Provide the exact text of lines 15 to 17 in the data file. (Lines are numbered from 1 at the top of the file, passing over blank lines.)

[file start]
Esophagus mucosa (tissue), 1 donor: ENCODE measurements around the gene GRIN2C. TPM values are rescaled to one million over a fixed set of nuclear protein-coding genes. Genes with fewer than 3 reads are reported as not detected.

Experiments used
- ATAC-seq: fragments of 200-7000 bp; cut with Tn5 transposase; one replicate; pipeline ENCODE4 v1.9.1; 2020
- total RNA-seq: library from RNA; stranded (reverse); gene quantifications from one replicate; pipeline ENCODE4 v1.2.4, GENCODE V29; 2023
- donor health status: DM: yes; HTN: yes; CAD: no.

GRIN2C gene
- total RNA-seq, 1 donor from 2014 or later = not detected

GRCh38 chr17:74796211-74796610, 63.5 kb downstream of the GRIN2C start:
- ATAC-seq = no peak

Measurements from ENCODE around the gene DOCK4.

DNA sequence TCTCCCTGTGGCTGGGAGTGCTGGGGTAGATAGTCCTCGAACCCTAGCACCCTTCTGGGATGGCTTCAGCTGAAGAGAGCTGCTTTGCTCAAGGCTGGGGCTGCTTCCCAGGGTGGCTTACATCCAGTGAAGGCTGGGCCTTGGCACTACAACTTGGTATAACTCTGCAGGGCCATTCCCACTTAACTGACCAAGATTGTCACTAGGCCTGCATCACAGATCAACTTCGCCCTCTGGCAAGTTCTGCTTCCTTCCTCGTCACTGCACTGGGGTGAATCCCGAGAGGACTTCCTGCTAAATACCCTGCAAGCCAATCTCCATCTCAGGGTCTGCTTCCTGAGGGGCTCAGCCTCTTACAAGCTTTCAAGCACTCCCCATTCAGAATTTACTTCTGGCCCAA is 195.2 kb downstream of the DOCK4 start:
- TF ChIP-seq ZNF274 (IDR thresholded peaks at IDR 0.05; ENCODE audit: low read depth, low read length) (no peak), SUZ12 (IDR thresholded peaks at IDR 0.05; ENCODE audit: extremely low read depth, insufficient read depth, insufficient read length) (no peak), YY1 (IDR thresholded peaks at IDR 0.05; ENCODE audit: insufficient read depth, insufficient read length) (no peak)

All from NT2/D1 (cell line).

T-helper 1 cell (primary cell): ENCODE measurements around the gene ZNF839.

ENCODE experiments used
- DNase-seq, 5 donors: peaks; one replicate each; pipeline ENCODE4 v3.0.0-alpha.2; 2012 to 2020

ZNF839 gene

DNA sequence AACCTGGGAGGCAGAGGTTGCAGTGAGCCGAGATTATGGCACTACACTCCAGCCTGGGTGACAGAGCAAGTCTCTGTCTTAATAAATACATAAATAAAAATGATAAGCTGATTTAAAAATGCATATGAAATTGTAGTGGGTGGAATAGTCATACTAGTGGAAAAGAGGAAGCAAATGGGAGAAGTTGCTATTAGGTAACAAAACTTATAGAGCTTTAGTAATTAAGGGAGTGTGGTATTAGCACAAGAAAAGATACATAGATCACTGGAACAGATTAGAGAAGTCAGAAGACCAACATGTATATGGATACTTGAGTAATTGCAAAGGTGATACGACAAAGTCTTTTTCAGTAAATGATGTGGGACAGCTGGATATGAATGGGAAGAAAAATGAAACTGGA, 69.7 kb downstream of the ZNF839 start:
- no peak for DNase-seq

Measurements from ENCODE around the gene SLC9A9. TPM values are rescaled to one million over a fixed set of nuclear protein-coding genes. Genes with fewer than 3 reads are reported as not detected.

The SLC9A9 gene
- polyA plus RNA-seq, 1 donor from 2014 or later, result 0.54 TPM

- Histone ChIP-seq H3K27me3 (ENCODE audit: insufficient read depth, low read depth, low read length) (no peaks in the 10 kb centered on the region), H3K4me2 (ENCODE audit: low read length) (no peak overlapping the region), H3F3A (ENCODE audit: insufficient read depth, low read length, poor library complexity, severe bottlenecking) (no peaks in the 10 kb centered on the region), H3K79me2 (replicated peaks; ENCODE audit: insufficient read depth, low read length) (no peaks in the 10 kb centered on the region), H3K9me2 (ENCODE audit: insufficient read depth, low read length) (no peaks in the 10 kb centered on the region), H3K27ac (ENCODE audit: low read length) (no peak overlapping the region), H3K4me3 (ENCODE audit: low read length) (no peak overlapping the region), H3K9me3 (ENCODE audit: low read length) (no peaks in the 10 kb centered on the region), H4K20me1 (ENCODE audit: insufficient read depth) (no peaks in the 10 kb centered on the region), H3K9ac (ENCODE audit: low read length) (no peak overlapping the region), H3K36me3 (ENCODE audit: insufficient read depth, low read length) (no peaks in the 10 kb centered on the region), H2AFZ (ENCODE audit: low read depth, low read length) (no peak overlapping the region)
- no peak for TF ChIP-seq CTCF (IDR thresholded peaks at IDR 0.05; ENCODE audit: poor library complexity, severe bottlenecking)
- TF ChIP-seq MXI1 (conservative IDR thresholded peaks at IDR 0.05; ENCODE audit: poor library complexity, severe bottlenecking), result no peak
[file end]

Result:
ENCODE experiments used
- DNase-seq, 5 donors: peaks; one replicate each; pipeline ENCODE4 v3.0.0-alpha.2; 2012 to 2020

ZNF839 gene